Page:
Now, I’ve made a good case for not feeling anger of this sort, but I’m not talking about apathy.  Apathy is killer, quite literally.  It’s also a huge manifestation of emotional dishonesty.  We use apathy as a shield, to protect ourselves from the world.  But all it succeeds in doing is interfering with our relationships to ourselves and to other human beings.

People don’t die of loneliness.  Everyone says the words “broken heart” like it’s a direct symptom of being lonely.  But it isn’t.  What gets you in the end, if you “die of a broken heart” isn’t emotional tragedy or prolonged loneliness.  It’s the enforced emotional brutality of apathy.  That’s what breaks your heart.  That’s what convinces you that you’re not worth caring for or nurturing.  Because you’re desperately trying to protect yourself from feelings society has taught you to consider so negative, you’re not even allowed to express them.  So you refuse to let yourself feel anything, because the emotions of Loneliness are both seductive and powerful–better to shut away every response.  In the end, the emotional stress of denying yourself that release is what kills you.  It breaks your heart.  That’s not sentimentality or insomnia of 3 of the clock talking.  It’s human physiology.  ~My journal from 3 a.m. this morning

What I’m saying is that this isn’t apathy, this refusal to invest in anger.  Rather, it’s a conscious appraisal of my emotional reaction, and an equally conscious choice to redirect that response.  I will own my feelings, and if I feel hurt or sad or lonely, happy or vexed or tire-swing giddy, I will see them.  But that is the goal, to see them, acknowledge them, and then set aside the ones that do not serve me as best I can.  It’s a process, and I think it won’t be a smooth curve of progress.  It will, however, be worth the effort.


3 thoughts on “New Leaves on Old Trees: Emotional Intention

  1. I like this. I used to assume that anger usually stemmed from something more basic, some kind of vulnerability that needed protection. Fear. Hurt. I think mostly I still think this is often the case, at least it has been when I’ve thought about myself. But the other kind, the one that’s more directed at ourselves, actually seems positive. Kind of one of those inner Dutch Uncle kinds of things, or having a little Come to Jesus Meeting in the kitchen. Maybe at 2 a.m.

    1. I think, in some ways, the reactionary and negative anger I talk about is protective. But it is a habit–protective of my ego or sense of self. It’s also lazy and built upon a disinclination to look too closely at my own behavior.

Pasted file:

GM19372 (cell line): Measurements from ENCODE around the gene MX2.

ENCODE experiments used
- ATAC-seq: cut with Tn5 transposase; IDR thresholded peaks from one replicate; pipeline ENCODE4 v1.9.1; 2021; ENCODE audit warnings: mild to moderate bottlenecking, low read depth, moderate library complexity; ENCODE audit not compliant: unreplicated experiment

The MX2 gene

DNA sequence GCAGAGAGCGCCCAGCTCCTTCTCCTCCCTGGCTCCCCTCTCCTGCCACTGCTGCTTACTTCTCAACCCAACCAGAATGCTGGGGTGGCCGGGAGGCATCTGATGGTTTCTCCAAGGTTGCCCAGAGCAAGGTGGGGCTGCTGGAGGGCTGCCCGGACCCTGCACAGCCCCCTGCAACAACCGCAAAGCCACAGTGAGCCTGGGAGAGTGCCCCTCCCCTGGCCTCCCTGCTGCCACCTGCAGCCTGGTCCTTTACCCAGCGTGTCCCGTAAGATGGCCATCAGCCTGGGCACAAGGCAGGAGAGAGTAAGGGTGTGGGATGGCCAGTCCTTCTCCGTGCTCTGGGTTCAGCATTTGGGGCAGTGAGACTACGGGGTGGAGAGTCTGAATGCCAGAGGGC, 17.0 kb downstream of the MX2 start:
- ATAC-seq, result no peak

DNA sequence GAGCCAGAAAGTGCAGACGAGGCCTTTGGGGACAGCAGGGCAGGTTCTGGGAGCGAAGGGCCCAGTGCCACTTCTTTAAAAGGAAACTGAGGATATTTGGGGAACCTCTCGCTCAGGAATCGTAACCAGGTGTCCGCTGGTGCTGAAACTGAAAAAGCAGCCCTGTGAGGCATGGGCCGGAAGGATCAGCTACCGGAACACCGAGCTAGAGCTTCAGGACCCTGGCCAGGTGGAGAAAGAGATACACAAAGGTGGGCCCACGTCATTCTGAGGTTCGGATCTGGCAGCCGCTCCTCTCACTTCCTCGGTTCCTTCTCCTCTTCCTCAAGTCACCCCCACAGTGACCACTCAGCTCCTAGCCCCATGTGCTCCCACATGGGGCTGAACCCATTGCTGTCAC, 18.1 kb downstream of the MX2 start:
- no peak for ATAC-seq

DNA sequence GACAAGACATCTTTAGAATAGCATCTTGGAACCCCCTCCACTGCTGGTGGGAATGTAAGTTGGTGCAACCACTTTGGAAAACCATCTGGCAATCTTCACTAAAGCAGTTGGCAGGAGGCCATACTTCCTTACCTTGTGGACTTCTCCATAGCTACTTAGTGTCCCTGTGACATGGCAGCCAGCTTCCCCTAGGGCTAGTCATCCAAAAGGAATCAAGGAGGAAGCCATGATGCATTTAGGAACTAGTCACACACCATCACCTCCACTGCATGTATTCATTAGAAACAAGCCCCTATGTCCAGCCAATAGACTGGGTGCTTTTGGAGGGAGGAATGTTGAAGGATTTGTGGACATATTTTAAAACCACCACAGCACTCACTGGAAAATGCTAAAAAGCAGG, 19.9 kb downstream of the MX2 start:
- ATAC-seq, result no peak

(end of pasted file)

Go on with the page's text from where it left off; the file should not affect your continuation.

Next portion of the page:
That’s what’s funny about the brain. When we experience trauma, whatever its nature, memory and emotional impressions are handled by different parts of the brain. Memory fades over time, but our amygdala keeps the emotional impressions nice and fresh., as “learned” combinations of neurotransmitters etc. These can then be triggered by new events with no relation to the original experiences that created them. It’s like a knee-jerk response to chemical impulses, which are similar even if the lives experience producing them is not.

      And also, there’s the neural network to consider. We are a species of pattern and habit. When we are placed in a living situation where certain behaviors and emotional states have proven to be effective, they become the auto-response. I grew up with a father who never praised my accomplishments, who only ever criticized me, and whose attacks were always personal. To this day, he still resorts to personal insult if he’s out of his depth in an argument.

      I hate to admit it, but as the first role model I had for men, he provided some pretty damaging examples. My uncritical acceptance of this has been a bit damning. And yes, I will totally blame him for warping me. But I’m now an adult and it’s my responsibility to change what I don’t like about myself. I am not obligated to remain in the psychological shape wrought by his actions. To do so is to completely invalidate any personal growth or ideas about myself of which I alone am the author.

      My interactions with the opposite sex have been unhealthy, in part due to the damage of my father’s actions, but also as a result of a sort of emotional hegemony. I believed what he told me via this behavior and hypercritical statements–I was ugly, I was a failure, I was completely unfit to be loved or praised, and nothing I would ever do would be good enough.

      Well, I’m done with that. I accept responsibility for my emotional actions, because without such acceptance, my future will simply be a repetition of everything that has already happened. I will continue to repeat the same patterns of behavior and respond in the same way. I am not that little girl anymore, but my own creation.

  2. I had typed this long comment about starting with prepared food that will satisfy hunger and ending with wild non-prepared creations that satisfy taste and fuels further exploration bit quickly realized it probably only confuses my message. That message being I enjoy your continual growth and your virtual smile 🙂